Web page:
040 No Cities To Love

This week marks one year since the release of Sleater-Kinney’s brilliant No Cities To Love. As I wasn’t blogging last January, I didn’t really write about the album at the time (apart from offering unsolicited advice about the greatness of Sleater-Kinney to Matt over at The Lesser Column). Probably just as well, given that my initial reaction to the album was some kind of stupefied awe and I doubt that I could have written anything particularly coherent about it for a few months anyway. Once it got to December and I was gathering together my lists for the albums and songs of the year, Sleater-Kinney loomed so large over my listening for 2015 that it was possibly a little dishonest to restrict Sleater-Kinney to only three songs in my favourite twenty songs of the year. As I reflected more and more on No Cities To Love while writing these lists, I realised that it was not only clearly my favourite album of 2015, but it has pretty rapidly become one of my favourite albums of all time.

Now in the interests of full disclosure, Sleater-Kinney have been my favourite band for much longer than the decade since their previous album The Woods and the “indefinite hiatus” which followed. During the intervening years, there had been some genuinely great music from the various band members, Janet’s Quasi released a couple of exceptional albums in American Gong and Mole City, the eponymous Wild Flag by Carrie and Janet’s “supergroup” was my favourite album of 2011 and Corin Tucker Band’s Kill My Blues was my favourite album of 2012. However, none of that (admittedly excellent) music was able to capture that perfect chemistry created by Corin, Carrie and Janet playing together that was so evident from 1997’s Dig Me Out onwards.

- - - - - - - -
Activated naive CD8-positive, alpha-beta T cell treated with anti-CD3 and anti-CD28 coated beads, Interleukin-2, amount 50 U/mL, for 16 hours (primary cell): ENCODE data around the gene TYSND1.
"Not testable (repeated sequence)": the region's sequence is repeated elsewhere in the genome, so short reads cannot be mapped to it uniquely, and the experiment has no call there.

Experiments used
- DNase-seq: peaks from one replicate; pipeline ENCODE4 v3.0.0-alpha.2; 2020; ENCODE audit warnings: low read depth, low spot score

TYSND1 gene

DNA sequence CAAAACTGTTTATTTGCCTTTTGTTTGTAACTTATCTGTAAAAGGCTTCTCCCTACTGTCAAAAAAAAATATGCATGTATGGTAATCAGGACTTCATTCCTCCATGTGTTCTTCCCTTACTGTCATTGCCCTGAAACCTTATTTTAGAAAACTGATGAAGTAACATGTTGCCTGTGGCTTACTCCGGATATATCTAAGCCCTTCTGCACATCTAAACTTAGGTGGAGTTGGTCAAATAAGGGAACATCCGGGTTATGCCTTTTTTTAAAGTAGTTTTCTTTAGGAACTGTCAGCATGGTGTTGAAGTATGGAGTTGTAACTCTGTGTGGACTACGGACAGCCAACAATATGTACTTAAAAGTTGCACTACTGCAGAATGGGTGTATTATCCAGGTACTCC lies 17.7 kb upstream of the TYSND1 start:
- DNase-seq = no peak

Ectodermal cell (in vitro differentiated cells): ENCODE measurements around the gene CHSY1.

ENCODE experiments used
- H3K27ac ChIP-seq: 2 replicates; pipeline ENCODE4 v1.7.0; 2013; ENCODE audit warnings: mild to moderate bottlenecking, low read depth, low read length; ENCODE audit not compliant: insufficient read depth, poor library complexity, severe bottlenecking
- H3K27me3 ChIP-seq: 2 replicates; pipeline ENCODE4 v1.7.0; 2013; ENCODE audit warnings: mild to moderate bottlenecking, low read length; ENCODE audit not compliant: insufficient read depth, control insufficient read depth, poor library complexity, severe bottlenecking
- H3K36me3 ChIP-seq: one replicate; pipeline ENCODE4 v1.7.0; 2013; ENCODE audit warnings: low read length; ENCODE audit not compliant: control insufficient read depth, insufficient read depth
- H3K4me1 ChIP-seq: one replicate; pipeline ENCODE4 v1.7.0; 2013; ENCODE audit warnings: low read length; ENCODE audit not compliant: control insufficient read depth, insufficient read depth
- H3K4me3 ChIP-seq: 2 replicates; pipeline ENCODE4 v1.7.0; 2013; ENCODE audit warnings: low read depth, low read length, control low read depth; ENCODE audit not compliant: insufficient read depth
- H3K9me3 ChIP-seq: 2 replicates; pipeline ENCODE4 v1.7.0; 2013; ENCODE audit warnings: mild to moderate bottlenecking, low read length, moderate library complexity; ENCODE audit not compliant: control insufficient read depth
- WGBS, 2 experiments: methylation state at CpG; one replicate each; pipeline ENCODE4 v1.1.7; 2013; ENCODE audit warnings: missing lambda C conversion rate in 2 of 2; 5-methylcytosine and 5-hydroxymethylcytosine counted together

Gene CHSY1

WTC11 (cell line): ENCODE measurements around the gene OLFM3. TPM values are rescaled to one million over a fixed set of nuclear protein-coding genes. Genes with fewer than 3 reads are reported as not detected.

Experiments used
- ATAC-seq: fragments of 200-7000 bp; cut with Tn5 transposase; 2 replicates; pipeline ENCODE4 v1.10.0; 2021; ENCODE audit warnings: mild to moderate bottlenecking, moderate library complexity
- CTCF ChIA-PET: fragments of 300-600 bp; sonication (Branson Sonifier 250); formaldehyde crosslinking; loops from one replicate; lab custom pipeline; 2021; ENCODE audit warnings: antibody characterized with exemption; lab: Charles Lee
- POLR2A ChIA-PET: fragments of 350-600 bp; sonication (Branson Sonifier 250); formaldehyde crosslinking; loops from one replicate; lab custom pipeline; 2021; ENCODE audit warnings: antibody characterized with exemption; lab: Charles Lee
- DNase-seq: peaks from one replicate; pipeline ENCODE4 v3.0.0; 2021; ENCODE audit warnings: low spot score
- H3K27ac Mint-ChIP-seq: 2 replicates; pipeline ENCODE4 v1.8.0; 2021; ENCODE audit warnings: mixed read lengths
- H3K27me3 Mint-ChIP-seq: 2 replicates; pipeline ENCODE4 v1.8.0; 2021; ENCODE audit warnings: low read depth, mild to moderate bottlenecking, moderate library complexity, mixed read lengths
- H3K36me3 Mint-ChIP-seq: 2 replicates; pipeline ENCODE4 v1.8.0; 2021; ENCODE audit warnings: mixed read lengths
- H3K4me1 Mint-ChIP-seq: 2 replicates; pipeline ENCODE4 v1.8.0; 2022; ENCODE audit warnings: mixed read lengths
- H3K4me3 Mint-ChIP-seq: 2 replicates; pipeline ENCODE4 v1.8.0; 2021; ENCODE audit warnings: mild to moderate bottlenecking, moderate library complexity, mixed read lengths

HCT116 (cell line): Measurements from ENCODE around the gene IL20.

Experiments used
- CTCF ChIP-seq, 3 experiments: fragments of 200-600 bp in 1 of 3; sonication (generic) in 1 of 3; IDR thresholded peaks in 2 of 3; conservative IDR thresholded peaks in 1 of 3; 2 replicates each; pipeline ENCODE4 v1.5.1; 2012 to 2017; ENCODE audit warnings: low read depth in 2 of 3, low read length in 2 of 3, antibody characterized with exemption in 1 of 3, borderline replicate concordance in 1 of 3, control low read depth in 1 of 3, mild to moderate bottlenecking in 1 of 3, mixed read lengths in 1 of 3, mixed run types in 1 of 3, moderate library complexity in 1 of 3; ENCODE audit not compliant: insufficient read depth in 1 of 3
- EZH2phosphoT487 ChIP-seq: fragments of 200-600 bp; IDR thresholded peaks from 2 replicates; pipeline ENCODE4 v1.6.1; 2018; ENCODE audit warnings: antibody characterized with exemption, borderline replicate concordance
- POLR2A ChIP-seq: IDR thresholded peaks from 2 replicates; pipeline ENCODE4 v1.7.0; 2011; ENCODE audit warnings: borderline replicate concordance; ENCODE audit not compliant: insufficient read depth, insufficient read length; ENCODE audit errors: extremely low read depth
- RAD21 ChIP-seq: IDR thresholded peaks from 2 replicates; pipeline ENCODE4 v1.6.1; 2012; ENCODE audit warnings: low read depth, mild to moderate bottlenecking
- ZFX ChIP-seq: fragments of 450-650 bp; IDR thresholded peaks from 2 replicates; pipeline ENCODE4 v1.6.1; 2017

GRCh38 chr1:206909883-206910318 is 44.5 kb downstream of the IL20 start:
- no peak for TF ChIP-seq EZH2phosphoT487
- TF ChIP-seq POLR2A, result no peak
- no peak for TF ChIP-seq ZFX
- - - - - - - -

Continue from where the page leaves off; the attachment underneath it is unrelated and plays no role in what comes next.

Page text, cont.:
When Sleater-Kinney announced their return in late 2014 via a mysterious white seven inch single in the Start Together box set featuring the inscription “1/20/15”, I was obviously excited. Although given the trend toward band reunions based more on financial rather than artistic imperatives and the awful paint by numbers albums which have inevitably followed, there was always a bit of a nagging concern that the 2015 Sleater-Kinney may not live up to the far higher standards that I expect from Sleater-Kinney over any other band. That said, the two tracks that the band released in 2014 prior to the album’s release (“Bury Our Friends” and “Surface Envy”) went a long way towards removing any doubts that I had, as did the involvement of producer John Goodmanson who had worked with the band on One Beat and Dig Me Out, my two favourite Sleater-Kinney albums.

From the opening track “Price Tag”, it was obvious that that spark that Sleater-Kinney regularly made into a wall of fire was still there. Everything so great and unique to Sleater-Kinney was turned up to eleven on “Price Tag”: An arresting opening riff from Corin is joined a few seconds later by Janet’s crashing drums and a contrasting riff from Carrie, while Corin and Carrie’s guitars are in conversation with each other, we hear the full range of Corin’s remarkable voice, until a change in tempo gives us a doom laden riff (somewhat reminiscent of The Breeders awesome “Safari”) and Carrie stridently singing a bridge, which turns into a conversation as Corin sings the chorus over Carrie singing the bridge. On about the tenth or eleventh listen, the lyrics reveal themselves to be not only a commentary on the post-GFC stresses of ordinary families, but also the corporate machine of the music industry and the battle between art and commerce. Awesome… And that’s just the first track.